Wednesday, September 27, 2017
Susan Chesler & Karen J. Sneddon recently posted an Article entitled, Tales from a Form Book: Stock Stories and Transactional Documents, Wills, Trusts, & Estate Law eJournal (2017). Provided below is an abstract of the Article:
Legal transactions are stories. They are the stories of marriages, business partnerships, acquisitions, births, and deaths. These stories are built around the hopes, fears, wishes, and concerns of the particular parties to the transaction. But at their core, these stories are not just about the individual circumstances of those parties. At the core of each of these individual stories is a stock story. Virtually every transactional document starts with a form. And stock stories are embedded within each form document. The forms feature ingénues, tricksters, misers, and sages who undertake journeys, confront mutinies, and at times achieve glory.
This article examines the tales of transactions by examining the stock stories within transactional document forms. This article will first define the term “stock story,” highlighting the applicability of the term “stock story” to the law and its primary focus to date on litigation-based legal documents. This article will then identify and analyze the stock stories embedded within a variety of transactional form documents, such as wills, trust agreements, employment contracts, premarital agreements, and advance directives. Specifically, the article will analyze the (a) stock characters, (b) stock plots, (c) stock situations, and (d) stock inevitable outcomes of transactional form agreements. This article will then address the possibilities and pitfalls related to recognition of the stock stories embedded within these transactional forms.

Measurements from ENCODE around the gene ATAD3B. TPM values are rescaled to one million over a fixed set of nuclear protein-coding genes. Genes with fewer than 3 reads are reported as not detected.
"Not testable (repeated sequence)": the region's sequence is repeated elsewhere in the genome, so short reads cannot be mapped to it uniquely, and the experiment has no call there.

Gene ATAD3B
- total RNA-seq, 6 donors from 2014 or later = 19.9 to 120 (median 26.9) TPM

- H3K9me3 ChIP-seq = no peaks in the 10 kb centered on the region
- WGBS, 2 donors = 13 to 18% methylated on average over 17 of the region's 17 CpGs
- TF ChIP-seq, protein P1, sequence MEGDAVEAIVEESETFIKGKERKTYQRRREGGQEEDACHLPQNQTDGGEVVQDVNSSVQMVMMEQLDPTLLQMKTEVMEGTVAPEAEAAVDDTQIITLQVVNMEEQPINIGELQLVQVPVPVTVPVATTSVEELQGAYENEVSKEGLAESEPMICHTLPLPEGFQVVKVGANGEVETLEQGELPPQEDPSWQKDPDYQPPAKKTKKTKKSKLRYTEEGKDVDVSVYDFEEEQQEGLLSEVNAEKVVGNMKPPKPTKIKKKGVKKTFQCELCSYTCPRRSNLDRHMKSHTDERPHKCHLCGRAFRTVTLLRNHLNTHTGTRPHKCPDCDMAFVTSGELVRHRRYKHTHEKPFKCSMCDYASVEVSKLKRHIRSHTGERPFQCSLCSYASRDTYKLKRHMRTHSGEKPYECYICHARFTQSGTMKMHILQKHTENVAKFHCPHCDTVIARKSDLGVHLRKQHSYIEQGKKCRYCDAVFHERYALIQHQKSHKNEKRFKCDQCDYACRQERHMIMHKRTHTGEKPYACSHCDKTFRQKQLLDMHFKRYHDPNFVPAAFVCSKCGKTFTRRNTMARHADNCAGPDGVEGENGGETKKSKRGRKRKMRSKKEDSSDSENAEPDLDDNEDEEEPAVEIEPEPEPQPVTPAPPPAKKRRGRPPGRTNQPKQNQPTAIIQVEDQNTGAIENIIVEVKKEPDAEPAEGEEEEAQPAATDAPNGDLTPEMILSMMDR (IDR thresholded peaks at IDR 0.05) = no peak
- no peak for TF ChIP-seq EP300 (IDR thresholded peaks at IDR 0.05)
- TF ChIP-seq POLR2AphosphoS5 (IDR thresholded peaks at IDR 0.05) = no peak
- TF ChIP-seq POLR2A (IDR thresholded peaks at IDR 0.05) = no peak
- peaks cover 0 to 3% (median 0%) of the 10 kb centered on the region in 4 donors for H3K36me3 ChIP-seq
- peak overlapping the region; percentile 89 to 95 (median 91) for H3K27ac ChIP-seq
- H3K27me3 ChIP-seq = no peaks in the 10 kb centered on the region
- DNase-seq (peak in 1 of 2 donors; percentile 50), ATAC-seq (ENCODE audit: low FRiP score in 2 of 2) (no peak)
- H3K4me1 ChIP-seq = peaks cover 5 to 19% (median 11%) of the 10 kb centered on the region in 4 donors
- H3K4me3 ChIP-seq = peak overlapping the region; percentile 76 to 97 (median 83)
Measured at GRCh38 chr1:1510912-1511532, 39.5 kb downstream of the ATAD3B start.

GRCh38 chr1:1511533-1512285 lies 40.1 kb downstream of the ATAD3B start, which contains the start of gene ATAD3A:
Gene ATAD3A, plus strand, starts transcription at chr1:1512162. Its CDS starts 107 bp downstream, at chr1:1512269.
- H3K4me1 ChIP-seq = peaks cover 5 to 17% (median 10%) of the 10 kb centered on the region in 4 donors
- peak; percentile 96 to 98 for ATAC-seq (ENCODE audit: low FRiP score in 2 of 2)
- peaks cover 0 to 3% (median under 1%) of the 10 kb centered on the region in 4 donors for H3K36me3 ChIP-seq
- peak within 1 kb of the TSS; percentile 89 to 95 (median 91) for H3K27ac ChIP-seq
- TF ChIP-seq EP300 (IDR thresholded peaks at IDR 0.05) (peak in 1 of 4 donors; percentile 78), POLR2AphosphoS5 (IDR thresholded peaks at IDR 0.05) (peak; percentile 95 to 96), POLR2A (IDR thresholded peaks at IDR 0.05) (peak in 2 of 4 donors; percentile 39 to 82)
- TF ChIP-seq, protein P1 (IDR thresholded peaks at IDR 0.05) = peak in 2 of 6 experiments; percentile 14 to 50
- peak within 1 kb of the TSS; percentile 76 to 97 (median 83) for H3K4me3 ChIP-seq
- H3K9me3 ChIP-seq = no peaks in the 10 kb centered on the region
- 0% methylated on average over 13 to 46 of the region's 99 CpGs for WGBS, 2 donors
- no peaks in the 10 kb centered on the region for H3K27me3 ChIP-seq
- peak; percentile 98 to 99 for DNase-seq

As with the use of stock stories by lawyers in any situation, there is a concern about misrepresenting the unique nature of the individual transaction, as well as the potential for overreliance on the stock story, which may ultimately lead to hindering drafting innovation. Yet to the contrary, the recognition of stock stories in transactional form documents may also allow for effective narrative shortcuts, providing valuable guidance to the formation of the transaction as well as enabling a better understanding of the transaction by the parties, drafters, and courts. Rather than undercut or negate the value of utilizing transactional form documents and transactional form books, this article seeks to use the understanding of transactional form documents as stock stories to better appreciate how to most effectively use such forms in practice.
Special thanks to Robert H. Sitkoff (John L. Gray Professor of Law, Harvard Law School) for bringing this article to my attention.